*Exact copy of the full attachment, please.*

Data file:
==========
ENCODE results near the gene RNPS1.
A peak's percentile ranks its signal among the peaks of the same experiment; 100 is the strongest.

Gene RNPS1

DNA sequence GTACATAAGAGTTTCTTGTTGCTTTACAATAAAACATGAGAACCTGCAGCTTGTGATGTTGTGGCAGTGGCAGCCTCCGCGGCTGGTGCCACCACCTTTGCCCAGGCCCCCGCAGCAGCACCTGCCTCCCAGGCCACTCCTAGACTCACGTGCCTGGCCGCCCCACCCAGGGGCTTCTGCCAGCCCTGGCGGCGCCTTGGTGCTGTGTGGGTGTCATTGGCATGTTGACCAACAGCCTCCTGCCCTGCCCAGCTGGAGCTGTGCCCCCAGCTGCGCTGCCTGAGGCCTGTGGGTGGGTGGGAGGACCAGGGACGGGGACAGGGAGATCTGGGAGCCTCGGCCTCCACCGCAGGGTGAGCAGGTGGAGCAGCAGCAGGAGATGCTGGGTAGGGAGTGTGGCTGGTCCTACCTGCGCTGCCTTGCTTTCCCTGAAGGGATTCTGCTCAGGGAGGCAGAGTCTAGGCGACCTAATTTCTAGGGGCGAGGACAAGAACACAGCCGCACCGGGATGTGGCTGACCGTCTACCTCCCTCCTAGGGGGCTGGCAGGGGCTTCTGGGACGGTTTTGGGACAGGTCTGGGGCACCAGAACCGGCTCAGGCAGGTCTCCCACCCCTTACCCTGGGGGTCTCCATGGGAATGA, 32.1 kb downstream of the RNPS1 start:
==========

ENCODE results near the gene RNPS1.
A peak's percentile ranks its signal among the peaks of the same experiment; 100 is the strongest.

Gene RNPS1

DNA sequence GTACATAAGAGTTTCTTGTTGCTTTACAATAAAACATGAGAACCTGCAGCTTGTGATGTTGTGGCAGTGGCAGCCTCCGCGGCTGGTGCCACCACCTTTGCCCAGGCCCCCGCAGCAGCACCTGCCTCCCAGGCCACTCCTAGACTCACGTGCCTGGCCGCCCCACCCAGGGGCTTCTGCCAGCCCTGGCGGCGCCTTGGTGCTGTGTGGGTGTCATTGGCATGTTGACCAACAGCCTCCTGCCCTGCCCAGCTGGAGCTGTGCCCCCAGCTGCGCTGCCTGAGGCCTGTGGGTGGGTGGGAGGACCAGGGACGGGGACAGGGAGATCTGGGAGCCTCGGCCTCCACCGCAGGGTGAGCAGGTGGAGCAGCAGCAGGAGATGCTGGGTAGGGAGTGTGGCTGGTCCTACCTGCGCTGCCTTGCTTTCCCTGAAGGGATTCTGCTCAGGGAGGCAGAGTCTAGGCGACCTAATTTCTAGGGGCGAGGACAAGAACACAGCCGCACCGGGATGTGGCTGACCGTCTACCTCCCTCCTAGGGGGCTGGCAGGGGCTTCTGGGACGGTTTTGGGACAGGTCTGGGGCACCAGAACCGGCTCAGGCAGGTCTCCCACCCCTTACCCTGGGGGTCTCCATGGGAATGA, 32.1 kb downstream of the RNPS1 start: